Molly's Game review: Sorkin's directorial debut has plenty of substance but is missing style

Melissa York
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Jessica Chastain and Idris Elba in Molly's Game
Molly's Game

As the words behind the West Wing and The Social Network, Aaron Sorkin is the master of writing fast-talking, smart-alecs who convey a lot of specialist knowledge very quickly.

In that regard, Molly’s Game is more of the same. Based on a memoir by Molly Bloom, it follows her remarkable journey from young Olympic skiing hopeful to doyenne of America’s most exclusive, high stakes underground poker circuit. Molly “runs games”, which basically amounts to creating man caves out of hotel suites.

She stocks up on booze and models, then invites a bunch of A-list men (well, Michael Cera) and Wall Street billionaires to pay £250,000 so they can sit around a table trying to convince each other they’ve got “pocket rockets” or “the nuts”. No, really, this is genuine poker lingo, lads.

So far, so Sorkin. Yet, for the first time, he’s also sitting in the director’s chair and he made a safe bet casting Jessica Chastain in the title role. She’s a firebrand, as usual – see, Miss Sloane and Zero Dark Thirty – a tough flame-headed lass in a man’s world.

More interesting are flashbacks to her time as a preppy girl trying to earn her dad’s approval on the slopes, with these scenes allowing Chastain to exercise some rarely-used vulnerable acting muscles. And there’s still something of the swot about her as she ages, counselling her billionaire clients – many of whom are dangerous gambling addicts – that “maybe this game isn’t for you.”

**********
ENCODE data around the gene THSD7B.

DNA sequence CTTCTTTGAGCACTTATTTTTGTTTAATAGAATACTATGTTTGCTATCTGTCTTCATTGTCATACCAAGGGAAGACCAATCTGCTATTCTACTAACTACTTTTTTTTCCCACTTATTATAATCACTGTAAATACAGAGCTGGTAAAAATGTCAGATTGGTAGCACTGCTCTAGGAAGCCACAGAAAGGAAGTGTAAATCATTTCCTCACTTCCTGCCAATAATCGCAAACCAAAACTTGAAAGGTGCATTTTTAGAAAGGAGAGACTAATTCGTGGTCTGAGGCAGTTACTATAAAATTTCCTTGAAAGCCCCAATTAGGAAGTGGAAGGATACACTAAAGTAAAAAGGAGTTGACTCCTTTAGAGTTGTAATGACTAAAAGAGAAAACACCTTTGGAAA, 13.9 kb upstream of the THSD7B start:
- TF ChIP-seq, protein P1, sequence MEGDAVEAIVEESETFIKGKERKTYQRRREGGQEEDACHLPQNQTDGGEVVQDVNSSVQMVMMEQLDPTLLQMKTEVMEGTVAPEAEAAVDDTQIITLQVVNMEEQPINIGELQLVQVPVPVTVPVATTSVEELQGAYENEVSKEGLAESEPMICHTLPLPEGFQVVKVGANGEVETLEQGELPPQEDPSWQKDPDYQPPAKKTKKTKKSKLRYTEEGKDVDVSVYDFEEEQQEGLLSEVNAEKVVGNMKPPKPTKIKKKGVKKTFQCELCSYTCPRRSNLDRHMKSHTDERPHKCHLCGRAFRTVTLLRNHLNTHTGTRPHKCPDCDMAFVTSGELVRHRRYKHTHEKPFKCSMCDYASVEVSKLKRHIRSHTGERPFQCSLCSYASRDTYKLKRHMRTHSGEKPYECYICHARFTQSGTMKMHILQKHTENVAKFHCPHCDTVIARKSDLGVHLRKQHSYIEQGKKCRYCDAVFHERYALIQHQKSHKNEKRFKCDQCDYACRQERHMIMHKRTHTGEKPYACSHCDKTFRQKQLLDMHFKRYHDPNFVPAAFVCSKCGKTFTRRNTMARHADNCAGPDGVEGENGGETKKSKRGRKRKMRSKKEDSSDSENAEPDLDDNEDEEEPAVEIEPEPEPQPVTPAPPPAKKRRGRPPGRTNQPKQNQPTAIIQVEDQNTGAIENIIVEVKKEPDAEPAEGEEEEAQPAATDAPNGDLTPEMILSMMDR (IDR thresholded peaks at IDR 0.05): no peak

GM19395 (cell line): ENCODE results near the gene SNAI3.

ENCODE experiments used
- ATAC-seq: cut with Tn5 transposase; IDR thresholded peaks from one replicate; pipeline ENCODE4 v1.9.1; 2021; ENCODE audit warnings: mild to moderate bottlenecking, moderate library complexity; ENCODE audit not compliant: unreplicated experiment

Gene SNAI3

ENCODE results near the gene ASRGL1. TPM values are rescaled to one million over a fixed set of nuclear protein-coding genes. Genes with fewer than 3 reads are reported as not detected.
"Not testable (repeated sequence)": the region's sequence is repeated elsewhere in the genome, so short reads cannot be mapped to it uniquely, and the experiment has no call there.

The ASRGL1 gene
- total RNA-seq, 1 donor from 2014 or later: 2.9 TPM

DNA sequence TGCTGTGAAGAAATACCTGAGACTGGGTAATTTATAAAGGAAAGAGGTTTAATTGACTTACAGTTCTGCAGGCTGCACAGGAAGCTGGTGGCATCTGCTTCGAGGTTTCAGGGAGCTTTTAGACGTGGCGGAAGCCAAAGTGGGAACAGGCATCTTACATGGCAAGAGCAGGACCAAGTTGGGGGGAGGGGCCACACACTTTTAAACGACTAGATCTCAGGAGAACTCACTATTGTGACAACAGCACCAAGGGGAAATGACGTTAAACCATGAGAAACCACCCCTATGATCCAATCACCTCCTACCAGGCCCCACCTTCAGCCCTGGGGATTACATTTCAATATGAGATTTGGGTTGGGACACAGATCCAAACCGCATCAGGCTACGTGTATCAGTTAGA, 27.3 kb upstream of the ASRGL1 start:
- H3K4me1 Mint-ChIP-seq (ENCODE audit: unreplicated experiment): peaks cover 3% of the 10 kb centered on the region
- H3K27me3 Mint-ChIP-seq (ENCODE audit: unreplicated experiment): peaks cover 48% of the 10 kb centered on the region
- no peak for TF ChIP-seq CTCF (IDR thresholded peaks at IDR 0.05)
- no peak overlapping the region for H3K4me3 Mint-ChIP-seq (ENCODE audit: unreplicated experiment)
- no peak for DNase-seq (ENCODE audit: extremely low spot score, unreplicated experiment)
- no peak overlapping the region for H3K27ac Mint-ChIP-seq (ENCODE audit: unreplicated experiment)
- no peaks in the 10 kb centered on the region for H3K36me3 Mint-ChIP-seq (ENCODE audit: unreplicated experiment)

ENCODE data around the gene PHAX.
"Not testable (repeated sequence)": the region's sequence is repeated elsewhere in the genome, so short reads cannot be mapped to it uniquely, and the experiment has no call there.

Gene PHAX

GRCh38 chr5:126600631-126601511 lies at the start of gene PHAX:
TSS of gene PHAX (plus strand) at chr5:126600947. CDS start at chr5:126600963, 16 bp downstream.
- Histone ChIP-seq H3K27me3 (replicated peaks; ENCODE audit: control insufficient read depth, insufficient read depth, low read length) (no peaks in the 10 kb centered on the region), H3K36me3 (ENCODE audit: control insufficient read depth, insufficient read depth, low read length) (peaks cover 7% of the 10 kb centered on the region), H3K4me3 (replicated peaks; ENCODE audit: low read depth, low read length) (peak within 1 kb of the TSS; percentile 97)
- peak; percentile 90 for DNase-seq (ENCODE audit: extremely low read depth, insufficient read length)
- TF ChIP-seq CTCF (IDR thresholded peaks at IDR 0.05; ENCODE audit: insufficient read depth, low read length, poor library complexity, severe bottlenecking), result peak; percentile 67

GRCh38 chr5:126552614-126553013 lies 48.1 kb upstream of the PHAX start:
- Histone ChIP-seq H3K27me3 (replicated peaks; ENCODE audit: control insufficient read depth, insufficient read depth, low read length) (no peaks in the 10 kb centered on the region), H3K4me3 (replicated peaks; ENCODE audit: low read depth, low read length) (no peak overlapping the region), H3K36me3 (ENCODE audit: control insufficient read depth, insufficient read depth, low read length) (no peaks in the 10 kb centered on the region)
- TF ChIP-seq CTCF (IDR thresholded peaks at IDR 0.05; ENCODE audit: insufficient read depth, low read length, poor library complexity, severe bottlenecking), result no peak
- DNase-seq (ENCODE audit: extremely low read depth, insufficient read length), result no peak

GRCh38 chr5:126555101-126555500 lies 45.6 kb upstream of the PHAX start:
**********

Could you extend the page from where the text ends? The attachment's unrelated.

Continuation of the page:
Idris Elba is another great casting decision as Molly’s lawyer Charlie Jaffey. It isn’t a great role; there’s next to no character development, just his repeated attempts get to know the ‘real’ Molly, the woman behind the Poker Princess nickname given to her by the tabloids after she’s arrested by the FBI. Nevertheless, he carries it off with a great deal of charisma and style, something this adaptation is sorely lacking.

The absence of Sorkin’s sometime collaborator David Fincher’s seductive gloom is keenly felt here, and the end result is almost clinical in its execution. Caught between a court drama and a biopic, it ends up botching both jobs.

Even Molly’s outfits as she gets rises through the social strata – there are 90 worn throughout the film – lack a certain glamour.

Molly’s Game is a compelling story, well told, but will fail to win hearts as well as minds.

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